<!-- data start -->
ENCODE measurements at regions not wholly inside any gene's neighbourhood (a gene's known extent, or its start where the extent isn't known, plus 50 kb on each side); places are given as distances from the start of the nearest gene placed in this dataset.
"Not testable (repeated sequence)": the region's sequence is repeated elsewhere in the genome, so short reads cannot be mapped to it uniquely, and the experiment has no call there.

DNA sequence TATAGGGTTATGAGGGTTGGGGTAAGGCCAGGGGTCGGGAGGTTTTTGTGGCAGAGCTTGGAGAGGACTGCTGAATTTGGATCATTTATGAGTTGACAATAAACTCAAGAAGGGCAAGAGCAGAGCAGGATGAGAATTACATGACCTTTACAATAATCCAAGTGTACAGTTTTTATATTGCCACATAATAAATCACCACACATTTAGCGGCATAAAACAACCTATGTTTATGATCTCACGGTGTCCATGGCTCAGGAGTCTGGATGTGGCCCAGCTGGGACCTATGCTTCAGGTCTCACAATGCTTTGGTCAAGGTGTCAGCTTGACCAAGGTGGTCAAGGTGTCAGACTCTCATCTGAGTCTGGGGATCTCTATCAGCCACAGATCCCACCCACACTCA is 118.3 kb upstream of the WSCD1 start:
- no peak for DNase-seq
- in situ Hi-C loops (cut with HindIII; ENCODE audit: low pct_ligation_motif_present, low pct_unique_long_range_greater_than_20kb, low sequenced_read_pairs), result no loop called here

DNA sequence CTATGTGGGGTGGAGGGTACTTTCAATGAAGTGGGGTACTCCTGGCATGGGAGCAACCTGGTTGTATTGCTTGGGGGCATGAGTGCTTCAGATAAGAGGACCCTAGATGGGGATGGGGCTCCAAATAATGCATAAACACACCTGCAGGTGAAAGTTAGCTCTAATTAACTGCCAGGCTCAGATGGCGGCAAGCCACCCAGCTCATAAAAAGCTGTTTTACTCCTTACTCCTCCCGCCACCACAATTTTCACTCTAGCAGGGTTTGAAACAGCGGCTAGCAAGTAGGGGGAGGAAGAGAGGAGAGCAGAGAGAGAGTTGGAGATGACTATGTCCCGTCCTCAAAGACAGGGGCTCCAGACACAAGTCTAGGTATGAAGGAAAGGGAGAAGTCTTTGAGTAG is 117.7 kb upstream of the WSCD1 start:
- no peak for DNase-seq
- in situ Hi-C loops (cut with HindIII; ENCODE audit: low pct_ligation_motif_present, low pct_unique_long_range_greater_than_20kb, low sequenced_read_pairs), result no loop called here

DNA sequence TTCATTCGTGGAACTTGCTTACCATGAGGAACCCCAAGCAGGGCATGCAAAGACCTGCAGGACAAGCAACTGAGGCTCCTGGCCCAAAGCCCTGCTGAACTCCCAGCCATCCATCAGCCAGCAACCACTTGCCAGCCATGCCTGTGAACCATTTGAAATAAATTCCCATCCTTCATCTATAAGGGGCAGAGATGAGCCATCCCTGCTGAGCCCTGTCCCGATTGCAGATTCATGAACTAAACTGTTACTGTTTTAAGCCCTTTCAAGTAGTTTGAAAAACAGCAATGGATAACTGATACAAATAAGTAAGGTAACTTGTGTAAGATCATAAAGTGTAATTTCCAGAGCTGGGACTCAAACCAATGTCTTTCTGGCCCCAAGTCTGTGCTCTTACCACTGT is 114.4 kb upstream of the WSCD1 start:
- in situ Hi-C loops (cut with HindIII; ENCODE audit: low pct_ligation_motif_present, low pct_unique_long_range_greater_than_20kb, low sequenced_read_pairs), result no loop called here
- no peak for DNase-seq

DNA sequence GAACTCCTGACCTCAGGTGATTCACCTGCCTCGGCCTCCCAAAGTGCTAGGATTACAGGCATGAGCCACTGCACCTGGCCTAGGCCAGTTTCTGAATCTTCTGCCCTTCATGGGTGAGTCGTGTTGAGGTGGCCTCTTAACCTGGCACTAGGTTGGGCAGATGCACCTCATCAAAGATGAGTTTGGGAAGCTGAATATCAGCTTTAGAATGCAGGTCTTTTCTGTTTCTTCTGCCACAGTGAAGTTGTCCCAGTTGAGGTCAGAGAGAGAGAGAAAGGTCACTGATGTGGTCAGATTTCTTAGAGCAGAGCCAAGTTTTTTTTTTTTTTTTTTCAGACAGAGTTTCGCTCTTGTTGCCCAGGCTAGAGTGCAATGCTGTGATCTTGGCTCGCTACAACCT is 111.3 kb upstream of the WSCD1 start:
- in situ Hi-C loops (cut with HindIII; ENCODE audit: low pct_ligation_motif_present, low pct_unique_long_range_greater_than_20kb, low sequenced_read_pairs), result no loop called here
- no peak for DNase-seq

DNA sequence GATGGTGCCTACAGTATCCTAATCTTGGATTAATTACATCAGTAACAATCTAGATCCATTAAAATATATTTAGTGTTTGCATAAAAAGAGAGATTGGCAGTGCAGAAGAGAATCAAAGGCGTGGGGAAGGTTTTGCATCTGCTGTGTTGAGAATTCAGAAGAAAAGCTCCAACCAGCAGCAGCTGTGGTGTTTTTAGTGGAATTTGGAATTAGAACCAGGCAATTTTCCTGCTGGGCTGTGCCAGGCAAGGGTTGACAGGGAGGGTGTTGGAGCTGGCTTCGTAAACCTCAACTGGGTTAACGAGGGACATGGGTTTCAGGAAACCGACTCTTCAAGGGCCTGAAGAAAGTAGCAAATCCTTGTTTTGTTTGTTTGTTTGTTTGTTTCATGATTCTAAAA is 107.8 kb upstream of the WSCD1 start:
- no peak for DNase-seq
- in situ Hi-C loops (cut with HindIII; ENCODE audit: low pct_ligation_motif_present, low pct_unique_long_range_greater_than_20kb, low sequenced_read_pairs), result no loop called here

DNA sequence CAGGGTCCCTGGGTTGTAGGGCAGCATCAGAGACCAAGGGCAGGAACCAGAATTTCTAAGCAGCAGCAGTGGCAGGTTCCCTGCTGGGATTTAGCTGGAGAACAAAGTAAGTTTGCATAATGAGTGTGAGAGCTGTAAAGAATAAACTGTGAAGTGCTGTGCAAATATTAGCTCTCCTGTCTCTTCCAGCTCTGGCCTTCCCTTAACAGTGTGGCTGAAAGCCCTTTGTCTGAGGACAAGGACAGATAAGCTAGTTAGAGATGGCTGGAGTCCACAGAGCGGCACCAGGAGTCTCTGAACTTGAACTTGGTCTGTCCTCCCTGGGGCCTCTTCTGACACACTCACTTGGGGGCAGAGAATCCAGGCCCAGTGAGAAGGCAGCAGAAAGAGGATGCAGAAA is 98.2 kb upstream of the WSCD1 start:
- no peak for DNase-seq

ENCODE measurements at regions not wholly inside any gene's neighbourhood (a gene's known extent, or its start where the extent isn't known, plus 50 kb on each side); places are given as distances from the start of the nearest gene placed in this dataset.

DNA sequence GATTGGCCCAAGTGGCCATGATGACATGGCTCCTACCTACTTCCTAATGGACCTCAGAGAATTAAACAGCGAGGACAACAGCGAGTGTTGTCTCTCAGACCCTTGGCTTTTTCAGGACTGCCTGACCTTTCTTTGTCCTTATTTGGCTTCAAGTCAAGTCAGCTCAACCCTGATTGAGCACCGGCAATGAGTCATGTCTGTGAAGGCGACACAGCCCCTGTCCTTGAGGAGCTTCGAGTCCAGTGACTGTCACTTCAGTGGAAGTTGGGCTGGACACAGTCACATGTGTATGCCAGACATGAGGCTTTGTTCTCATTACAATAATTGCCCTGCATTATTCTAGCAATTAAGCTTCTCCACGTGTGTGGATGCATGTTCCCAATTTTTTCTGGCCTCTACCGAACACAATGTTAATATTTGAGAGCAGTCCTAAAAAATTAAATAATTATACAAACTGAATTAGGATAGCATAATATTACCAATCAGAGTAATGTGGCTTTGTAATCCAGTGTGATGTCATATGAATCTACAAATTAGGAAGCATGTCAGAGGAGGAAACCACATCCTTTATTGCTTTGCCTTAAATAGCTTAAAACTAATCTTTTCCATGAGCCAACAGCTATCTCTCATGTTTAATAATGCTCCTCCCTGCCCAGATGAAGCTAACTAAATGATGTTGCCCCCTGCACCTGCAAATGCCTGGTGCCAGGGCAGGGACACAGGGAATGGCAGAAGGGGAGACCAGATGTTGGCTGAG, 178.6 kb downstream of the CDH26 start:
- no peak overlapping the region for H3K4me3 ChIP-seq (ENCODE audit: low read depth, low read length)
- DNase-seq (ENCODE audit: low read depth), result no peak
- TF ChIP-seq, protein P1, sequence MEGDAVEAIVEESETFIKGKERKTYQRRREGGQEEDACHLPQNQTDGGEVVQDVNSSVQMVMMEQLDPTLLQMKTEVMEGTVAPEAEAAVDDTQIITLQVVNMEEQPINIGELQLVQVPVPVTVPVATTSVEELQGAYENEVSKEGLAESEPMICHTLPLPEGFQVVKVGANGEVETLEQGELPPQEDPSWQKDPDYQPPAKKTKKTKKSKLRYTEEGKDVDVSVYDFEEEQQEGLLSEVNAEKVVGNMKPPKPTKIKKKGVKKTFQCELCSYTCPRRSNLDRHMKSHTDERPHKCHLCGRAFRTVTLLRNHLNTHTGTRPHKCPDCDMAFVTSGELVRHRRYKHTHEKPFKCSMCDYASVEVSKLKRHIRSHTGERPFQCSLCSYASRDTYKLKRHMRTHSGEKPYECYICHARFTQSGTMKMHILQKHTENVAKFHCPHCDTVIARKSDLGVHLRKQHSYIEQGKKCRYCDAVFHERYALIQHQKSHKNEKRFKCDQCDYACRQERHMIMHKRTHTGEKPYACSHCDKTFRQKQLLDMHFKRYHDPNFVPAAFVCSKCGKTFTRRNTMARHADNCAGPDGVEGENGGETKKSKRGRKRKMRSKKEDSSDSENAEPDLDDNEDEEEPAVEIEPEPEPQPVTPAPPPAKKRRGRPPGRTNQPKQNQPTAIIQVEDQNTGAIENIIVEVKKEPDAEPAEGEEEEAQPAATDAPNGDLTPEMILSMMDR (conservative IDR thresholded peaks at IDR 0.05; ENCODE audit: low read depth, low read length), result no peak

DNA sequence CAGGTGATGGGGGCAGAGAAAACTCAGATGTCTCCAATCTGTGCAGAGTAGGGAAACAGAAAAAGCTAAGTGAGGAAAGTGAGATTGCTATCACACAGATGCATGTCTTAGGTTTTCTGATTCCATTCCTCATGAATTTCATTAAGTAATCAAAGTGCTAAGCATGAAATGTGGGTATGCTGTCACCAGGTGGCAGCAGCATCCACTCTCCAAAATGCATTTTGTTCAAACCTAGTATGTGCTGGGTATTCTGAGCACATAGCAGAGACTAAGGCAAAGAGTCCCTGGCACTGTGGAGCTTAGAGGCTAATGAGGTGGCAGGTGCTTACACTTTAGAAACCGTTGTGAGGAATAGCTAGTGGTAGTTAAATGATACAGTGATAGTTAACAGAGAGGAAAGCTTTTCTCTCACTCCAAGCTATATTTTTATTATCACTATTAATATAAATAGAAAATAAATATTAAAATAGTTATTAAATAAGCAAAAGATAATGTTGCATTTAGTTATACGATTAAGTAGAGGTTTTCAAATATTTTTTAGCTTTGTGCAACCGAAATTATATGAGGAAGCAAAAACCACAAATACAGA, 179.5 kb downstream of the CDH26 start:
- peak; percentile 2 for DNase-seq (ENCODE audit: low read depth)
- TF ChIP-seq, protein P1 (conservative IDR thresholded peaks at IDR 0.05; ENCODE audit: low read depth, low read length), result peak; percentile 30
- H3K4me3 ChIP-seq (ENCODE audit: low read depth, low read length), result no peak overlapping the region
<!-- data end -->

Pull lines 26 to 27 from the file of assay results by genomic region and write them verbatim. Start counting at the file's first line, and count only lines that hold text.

- peak; percentile 2 for DNase-seq (ENCODE audit: low read depth)
- TF ChIP-seq, protein P1 (conservative IDR thresholded peaks at IDR 0.05; ENCODE audit: low read depth, low read length), result peak; percentile 30